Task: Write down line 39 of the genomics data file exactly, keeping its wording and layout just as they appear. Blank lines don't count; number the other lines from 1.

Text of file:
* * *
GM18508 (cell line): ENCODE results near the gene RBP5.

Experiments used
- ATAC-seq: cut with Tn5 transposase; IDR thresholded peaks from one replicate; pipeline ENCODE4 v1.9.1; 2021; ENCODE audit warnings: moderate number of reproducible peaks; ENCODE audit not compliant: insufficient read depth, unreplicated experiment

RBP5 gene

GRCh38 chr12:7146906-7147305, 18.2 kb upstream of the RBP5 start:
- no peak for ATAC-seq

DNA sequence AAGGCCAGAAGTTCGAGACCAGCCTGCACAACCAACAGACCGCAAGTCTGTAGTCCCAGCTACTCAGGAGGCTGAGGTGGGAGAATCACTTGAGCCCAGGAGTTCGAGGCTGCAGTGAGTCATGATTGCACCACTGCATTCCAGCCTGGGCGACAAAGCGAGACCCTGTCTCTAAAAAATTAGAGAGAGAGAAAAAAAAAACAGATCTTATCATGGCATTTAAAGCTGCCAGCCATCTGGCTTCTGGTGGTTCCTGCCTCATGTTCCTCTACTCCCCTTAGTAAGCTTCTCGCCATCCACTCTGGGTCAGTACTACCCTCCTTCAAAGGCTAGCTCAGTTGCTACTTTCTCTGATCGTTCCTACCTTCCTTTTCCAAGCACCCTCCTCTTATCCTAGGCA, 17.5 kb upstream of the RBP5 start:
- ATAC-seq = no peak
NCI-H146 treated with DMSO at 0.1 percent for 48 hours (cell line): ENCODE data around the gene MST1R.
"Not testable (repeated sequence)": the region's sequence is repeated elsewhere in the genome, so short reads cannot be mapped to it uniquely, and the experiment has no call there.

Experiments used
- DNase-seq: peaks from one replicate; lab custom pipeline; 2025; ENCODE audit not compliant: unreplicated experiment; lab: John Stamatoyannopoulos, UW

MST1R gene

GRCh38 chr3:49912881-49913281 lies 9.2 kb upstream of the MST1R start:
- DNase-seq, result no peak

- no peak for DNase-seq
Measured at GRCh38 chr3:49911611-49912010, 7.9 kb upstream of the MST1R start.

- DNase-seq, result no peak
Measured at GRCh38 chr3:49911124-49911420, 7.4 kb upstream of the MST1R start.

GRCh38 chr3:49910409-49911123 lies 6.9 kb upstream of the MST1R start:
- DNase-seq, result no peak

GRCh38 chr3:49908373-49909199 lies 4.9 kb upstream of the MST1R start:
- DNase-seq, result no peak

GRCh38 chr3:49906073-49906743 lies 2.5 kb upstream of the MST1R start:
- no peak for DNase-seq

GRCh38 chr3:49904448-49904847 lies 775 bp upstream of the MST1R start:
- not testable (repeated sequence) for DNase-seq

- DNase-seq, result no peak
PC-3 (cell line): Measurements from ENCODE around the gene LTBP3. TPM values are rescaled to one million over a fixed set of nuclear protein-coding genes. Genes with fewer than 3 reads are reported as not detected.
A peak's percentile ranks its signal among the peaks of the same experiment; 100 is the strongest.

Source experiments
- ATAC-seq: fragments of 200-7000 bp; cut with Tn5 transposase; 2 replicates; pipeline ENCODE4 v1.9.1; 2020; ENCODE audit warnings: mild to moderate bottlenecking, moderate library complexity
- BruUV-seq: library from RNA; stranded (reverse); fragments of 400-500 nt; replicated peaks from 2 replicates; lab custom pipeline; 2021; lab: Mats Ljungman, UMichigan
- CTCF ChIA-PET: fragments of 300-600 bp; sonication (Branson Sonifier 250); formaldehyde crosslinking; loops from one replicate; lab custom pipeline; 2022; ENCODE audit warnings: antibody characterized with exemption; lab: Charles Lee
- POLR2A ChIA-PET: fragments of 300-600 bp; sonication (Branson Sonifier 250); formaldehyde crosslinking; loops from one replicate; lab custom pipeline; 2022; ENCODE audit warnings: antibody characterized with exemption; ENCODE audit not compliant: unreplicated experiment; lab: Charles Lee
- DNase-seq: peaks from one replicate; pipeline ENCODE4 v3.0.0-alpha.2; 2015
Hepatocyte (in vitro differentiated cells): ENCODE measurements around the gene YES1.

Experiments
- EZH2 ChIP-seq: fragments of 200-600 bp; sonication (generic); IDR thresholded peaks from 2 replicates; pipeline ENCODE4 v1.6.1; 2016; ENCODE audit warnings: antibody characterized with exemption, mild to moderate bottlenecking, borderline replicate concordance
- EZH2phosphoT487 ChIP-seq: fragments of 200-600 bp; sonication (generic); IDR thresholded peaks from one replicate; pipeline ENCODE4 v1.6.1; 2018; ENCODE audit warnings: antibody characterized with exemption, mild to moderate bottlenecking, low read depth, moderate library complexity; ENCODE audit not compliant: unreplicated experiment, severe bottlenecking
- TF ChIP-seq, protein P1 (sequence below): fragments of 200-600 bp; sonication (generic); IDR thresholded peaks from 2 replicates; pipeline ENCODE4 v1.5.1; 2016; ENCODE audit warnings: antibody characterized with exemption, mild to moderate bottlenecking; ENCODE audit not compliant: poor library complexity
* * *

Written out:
- EZH2 ChIP-seq: fragments of 200-600 bp; sonication (generic); IDR thresholded peaks from 2 replicates; pipeline ENCODE4 v1.6.1; 2016; ENCODE audit warnings: antibody characterized with exemption, mild to moderate bottlenecking, borderline replicate concordance